Just for some background: when the chapel was built in 1878, there was no means for the choir to get to the loft that was 22 feet above. Carpenters concluded that they would have to install a ladder to fix the problem because constructing a staircase would affect the already small amount of space in the chapel.
According to legend, the Sisters of the Chapel made a novena to St. Joseph (the patron saint of carpenters) by praying for nine days. On the last day, a man showed up at the chapel and the miraculous staircase with no visible support was built a few months later. In addition to this architectural mystery, the identity of the carpenter who built the stairs is unknown. Some people believe that the man was St. Joseph.
How the staircase managed to stand without support has confounded experts, according to the website. But there was a Washington Post article I came across where a carpenter explains that it isn’t a miracle, but physics at work: even though there are no visible beams like you’d see in other staircases, they’ve just been twisted into a helix.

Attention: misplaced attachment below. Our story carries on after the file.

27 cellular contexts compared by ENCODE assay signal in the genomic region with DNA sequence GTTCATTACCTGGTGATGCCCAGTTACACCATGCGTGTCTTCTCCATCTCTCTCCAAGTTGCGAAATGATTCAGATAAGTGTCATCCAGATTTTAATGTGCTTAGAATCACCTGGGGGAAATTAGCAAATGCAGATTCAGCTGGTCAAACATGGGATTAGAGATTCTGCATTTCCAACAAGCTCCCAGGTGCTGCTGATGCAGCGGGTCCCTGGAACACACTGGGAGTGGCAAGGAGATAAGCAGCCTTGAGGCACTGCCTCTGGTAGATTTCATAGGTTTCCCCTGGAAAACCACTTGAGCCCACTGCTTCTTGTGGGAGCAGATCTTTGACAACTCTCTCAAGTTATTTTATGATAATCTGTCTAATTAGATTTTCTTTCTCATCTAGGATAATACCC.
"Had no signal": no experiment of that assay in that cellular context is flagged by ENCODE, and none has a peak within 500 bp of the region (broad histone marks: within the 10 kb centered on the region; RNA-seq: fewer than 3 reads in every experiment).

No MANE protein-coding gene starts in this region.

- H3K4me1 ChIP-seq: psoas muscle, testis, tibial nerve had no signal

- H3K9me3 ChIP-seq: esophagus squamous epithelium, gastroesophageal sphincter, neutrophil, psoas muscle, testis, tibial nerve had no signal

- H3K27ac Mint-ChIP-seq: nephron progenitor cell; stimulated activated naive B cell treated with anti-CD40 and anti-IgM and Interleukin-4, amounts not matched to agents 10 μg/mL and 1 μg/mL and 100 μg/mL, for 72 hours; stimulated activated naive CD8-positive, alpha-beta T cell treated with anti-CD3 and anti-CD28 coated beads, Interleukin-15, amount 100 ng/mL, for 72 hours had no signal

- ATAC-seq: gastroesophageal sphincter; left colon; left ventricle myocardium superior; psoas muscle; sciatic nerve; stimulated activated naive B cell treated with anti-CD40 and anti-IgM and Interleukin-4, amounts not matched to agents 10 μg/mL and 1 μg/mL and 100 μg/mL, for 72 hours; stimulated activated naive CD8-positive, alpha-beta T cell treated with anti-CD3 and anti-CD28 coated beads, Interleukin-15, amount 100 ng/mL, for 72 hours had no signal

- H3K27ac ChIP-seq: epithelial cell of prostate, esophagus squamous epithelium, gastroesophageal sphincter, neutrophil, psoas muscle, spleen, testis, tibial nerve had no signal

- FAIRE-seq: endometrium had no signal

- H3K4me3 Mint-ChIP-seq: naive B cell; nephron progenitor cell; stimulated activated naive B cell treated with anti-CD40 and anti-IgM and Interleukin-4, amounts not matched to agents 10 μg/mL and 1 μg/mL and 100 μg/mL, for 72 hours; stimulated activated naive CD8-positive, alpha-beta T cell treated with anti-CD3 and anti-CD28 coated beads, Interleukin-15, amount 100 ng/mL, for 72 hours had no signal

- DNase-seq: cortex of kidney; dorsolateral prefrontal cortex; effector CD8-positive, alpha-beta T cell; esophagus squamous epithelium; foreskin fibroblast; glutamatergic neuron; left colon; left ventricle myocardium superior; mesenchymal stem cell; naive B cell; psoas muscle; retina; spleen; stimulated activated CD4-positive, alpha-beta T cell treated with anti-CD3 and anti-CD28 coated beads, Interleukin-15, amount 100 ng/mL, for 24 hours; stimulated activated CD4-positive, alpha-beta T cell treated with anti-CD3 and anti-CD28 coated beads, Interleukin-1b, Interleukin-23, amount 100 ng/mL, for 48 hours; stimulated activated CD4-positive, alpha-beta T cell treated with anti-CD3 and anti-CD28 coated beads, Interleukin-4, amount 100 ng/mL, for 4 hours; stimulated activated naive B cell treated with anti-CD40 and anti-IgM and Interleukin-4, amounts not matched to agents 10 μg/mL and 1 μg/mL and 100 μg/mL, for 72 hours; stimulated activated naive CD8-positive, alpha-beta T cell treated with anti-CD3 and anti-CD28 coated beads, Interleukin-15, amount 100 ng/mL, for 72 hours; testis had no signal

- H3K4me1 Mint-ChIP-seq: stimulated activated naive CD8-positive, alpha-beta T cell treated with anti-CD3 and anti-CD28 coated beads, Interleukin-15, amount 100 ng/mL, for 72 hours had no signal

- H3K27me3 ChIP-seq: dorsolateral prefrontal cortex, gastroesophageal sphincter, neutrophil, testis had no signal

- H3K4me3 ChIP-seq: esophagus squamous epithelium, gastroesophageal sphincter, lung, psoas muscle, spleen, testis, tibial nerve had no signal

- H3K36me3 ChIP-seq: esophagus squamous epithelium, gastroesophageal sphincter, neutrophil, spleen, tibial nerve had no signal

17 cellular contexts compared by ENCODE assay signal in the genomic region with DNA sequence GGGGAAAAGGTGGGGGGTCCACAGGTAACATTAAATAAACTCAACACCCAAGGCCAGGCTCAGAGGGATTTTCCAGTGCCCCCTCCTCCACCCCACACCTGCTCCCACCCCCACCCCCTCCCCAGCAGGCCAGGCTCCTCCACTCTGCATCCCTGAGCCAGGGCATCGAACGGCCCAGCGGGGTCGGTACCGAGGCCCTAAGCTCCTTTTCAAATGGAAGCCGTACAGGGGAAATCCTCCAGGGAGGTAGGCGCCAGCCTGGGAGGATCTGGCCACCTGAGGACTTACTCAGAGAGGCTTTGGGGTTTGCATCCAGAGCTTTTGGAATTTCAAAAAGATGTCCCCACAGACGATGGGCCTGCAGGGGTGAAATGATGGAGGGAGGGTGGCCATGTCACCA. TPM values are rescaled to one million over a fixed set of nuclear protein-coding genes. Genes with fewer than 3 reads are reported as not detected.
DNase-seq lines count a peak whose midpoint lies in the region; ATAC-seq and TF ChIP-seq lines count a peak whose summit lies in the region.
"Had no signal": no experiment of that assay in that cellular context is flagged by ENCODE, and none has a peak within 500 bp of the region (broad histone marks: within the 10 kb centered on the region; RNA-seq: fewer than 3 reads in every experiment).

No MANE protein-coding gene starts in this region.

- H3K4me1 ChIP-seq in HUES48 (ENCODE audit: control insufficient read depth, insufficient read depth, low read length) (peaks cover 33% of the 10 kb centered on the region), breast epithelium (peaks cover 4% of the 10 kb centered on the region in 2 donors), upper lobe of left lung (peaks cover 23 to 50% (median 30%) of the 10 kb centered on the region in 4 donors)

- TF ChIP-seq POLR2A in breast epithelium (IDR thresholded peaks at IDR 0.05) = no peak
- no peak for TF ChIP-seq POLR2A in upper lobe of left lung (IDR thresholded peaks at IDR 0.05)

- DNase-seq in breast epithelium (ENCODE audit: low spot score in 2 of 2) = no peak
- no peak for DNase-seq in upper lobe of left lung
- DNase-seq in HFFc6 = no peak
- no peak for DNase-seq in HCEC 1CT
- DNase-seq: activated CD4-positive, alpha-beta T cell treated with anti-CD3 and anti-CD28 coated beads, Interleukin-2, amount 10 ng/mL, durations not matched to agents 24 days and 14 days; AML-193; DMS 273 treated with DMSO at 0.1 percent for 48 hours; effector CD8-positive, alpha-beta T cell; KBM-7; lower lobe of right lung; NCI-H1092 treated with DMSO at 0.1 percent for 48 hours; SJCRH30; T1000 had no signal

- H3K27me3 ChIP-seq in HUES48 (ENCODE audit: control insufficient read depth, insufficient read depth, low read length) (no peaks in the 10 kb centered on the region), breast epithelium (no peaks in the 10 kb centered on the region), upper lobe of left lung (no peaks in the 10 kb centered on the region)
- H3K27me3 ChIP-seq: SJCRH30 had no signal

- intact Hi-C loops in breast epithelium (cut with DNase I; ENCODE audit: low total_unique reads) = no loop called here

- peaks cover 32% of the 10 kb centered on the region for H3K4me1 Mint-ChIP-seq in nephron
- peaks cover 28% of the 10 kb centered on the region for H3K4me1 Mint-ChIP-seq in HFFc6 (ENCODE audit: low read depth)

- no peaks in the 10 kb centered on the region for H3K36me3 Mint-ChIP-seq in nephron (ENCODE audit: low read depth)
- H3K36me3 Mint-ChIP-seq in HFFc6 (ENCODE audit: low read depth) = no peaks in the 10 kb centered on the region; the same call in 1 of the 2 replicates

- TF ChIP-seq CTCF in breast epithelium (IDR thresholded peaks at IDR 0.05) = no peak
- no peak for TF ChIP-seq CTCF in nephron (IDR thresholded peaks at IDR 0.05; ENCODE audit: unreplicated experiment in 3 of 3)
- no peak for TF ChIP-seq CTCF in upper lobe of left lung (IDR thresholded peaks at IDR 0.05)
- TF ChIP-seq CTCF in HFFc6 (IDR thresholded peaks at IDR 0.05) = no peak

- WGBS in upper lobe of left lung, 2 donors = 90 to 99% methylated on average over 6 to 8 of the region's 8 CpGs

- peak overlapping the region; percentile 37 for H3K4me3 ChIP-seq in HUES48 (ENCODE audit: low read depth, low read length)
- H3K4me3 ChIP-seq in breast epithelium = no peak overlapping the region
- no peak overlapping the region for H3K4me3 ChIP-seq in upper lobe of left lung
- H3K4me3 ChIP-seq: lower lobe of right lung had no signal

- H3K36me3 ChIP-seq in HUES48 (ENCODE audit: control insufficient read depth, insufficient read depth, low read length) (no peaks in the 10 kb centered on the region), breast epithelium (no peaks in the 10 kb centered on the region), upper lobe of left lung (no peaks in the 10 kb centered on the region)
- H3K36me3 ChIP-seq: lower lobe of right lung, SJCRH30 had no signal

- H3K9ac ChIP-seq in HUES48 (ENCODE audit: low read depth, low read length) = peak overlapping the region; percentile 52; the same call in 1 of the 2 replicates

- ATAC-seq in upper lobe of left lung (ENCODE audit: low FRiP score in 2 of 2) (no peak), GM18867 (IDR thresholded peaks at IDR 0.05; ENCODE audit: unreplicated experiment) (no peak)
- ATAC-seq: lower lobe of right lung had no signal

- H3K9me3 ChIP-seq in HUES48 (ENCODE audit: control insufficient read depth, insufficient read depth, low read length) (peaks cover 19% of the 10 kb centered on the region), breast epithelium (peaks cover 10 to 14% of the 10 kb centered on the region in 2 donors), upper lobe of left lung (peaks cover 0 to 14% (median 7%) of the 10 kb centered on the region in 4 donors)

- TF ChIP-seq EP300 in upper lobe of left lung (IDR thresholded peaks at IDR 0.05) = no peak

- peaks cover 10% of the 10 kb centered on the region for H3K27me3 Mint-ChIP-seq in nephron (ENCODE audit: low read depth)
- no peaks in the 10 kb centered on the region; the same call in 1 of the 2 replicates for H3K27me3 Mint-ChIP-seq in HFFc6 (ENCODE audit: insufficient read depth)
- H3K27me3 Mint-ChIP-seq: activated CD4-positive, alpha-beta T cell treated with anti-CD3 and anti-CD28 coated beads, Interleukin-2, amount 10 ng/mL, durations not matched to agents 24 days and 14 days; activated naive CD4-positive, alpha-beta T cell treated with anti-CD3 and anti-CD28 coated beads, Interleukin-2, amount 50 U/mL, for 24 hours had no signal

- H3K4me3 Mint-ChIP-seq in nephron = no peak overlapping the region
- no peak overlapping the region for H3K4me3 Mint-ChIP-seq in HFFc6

Regardless, the carpenter in the article does say that the staircase is something to admire, particularly because it was built during a time period with less advanced technology.
If you’d like to visit and witness the staircase up close and personal, there’s a $3 fee you’ll have to pay before entering. (Cash and card accepted.) Not a bad deal at all. I think it’s worth it to both see the miraculous stairs and to be inside the chapel, which today is a popular wedding venue.
Loretto Chapel is open daily from 10 a.m. to 4:30 p.m. and on Sundays from 10:30 a.m. to 4:30 p.m.
For more information about the Chapel, click here.